Stories of life and reflections on change from Zambia '09
Tuesday, July 28, 2009
mid afternoon cries in the dark
July 27 2009 AD
The sun lay casually in the sky; mid day had come and departed as quickly as it had arrived. It could have been around three o'clock - the daily decent of the sun was well underway and energy levels, after a day of activity, struggled to sustain themselves as they awaited for evening's inevitable arrival.
White and blue minibuses congregated around the Twapia market "station"; townsfolk wandered to and thro doing whatever it is they needed to, or in some cases did not need to. Women carrying bundles on their heads, charcoal salesman walking their charcoal mounted bicycle as if it was a prize horse unworthy of human ridership, and men consuming what was left of the day at the local bar could be noticed by all those who disembarked from the buses. But are such instances noticed? Most of those who depart the mini bus for the community have lived within the community for sometime and such sights could be as unnoticeable as old cracks on a bedroom wall. Even so, after a month of mini bus rides into Twapia these features still jump out at me - awakening questions and thoughts, feelings and frustration about the disparity between Calgary and Twapia.
Just passed the market station lies the one field in Twapia - yet it is empty aside from some girls, a boy, and a woman sitting on the hill, as to what she is doing up there it is unknown. A few young girls, dressed in the dark blues sweaters and light blue skirts which compose their school uniforms, play a game of net ball on the outskirts of the field. A young boy draped in rags occupies one of the football nets, dribbling a ball of rags around. None of these people seem to pay attention to me as I pass by. Walking into the community I pass a little girl, who is usually wearing a pink dress, of about seven years old. Every day, without one exception, she sits outside of the bar with her little wooden crate - a dusty box (about 30 cm tall, 40 cm in width and 60 cm in length), covered by a white table cloth. I assume the table cloth is white, yet it is covered in the characteristic red dirt; soil which is tossed to and fro amongst the July winds. Little clear plastic bags of popcorn lay on top of the cart. Today I am not buying though. She speaks no English, and I speak little Bemba.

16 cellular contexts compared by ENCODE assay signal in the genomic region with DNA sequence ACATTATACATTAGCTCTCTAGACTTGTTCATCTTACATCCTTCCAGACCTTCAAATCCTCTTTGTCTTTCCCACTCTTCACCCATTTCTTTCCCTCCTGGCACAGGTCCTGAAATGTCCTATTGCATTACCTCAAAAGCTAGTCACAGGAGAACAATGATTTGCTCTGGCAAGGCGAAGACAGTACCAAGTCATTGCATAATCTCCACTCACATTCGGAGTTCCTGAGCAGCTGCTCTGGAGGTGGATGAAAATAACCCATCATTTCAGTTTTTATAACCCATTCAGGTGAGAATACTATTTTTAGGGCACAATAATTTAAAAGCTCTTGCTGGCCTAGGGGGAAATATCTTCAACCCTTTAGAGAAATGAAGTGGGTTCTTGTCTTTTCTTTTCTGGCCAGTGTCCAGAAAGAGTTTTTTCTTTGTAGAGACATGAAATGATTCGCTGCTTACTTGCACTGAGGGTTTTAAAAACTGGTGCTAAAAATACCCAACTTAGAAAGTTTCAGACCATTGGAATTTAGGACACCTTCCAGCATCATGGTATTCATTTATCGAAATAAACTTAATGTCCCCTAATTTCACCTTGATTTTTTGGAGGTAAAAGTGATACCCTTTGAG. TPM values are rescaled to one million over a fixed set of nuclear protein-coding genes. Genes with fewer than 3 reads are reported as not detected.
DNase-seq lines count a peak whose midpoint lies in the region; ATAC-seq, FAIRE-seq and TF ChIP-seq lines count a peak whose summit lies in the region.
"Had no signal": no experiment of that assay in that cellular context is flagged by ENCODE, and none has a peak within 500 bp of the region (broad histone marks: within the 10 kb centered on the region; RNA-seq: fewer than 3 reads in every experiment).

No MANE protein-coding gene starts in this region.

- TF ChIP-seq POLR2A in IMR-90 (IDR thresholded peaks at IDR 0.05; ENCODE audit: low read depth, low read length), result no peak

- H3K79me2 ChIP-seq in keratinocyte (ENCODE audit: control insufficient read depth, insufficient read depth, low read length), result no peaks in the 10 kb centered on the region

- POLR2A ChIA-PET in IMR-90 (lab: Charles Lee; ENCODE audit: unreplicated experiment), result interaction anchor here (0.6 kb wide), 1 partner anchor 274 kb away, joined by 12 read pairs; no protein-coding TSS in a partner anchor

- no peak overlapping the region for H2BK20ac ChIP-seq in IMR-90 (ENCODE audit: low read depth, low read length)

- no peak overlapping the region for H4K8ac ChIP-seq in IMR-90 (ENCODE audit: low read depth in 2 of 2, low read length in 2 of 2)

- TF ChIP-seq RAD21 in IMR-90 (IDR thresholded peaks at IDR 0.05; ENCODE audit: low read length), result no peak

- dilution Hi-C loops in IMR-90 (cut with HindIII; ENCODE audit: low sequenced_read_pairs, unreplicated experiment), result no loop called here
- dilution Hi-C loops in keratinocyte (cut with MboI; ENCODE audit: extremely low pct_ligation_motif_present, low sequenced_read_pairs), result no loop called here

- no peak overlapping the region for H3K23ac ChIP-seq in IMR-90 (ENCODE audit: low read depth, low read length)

Something out of the ordinary - the most furtive cries I have ever heard shatter the otherwise calm atmosphere. Even the bass heavy music from the bar, some remixed pop song recycled from North America, seemingly disappears. Again I hear the cry - my soul is shattered by the sorrow... the despair laced into every moment of screaming. Puerile cries overwhelm my senses; where is this auditory embodiment of pain coming from? Surely not from within the bar, not from behind me - where?
A small boy wearing overalls, blue but also red with soil, and no shirt emerges from behind the bush wall of one of the little red mud brick homes. He looks me in the eye with tears streaming down his cheeks, his young and innocent face bearing witness to some form of pain and anguish. As we lock eyes his mouth closes and the crying settles, yet only for a moment. He begins shrieking again, and he turns only to be greeted by a woman who delivers a slap to his already wet face. The young boy, not even five, crumples to the ground. In defiance he stands again and tries to waddle away yet is caught again by two hits. The woman is slender and aged - her blue shirt is barely blue after years of washing and her chitenge is tattered - she looks at the boy with judgment... blow after blow the beating continues.
I lay frozen in time - what can I do? This isn't right... What can I do?
Indignation flows from my soul and to my eyes - I shout "why!?" and she looks at me, momentarilyhalting the attack on the boy. She uttered something... something in Bemba, words which I cannot discern, and swatted once more at the boy before picking him up, as if he were a rag doll, and wandering back through the bush fence, under the cloth draped over the doorway, and into the house. The cries continued.
I stand still - still standing by the popcorn girl and the bar. Despite my fixation on the incident no one else seemed to even turn an eye. Life continued on as usual until I spoke up - eyes were locked on me, the Musungu who shouted. The typical questions of "Musungu! How are you?" were absent..., if they were present I wasn't listening. My mind mingled with uncertainty in a dance for two- have I violated some unwritten law of the community? Were others too caught up in their lives to witness what just happened? Is this a common occurrence? Did I even do anything to help the young lad clad in overalls, so assailed by this woman?
I stumble forward walking slowly, a few eyes still locked on me, as I near the house I stand still. The crying has stopped... No life is visible. What happened? Why was this boy beat in such a way? Was that his mother? Should I have done more to stop this? What have my actions done? Why did no one else intervene?
Cries of the young echoed in the dark crevices of my mind well after they ceased to echo through the darkness of the broad daylight scene only moments ago.
This blog is a looking glass into my experiences in Zambia from May to August 2009 - my name is Patrick and I am an EWB Junior Fellow working in the WatSan sector in Zambia. I commit to share everything honestly and openly and would love to hear from you all, the readers, throughout this journey!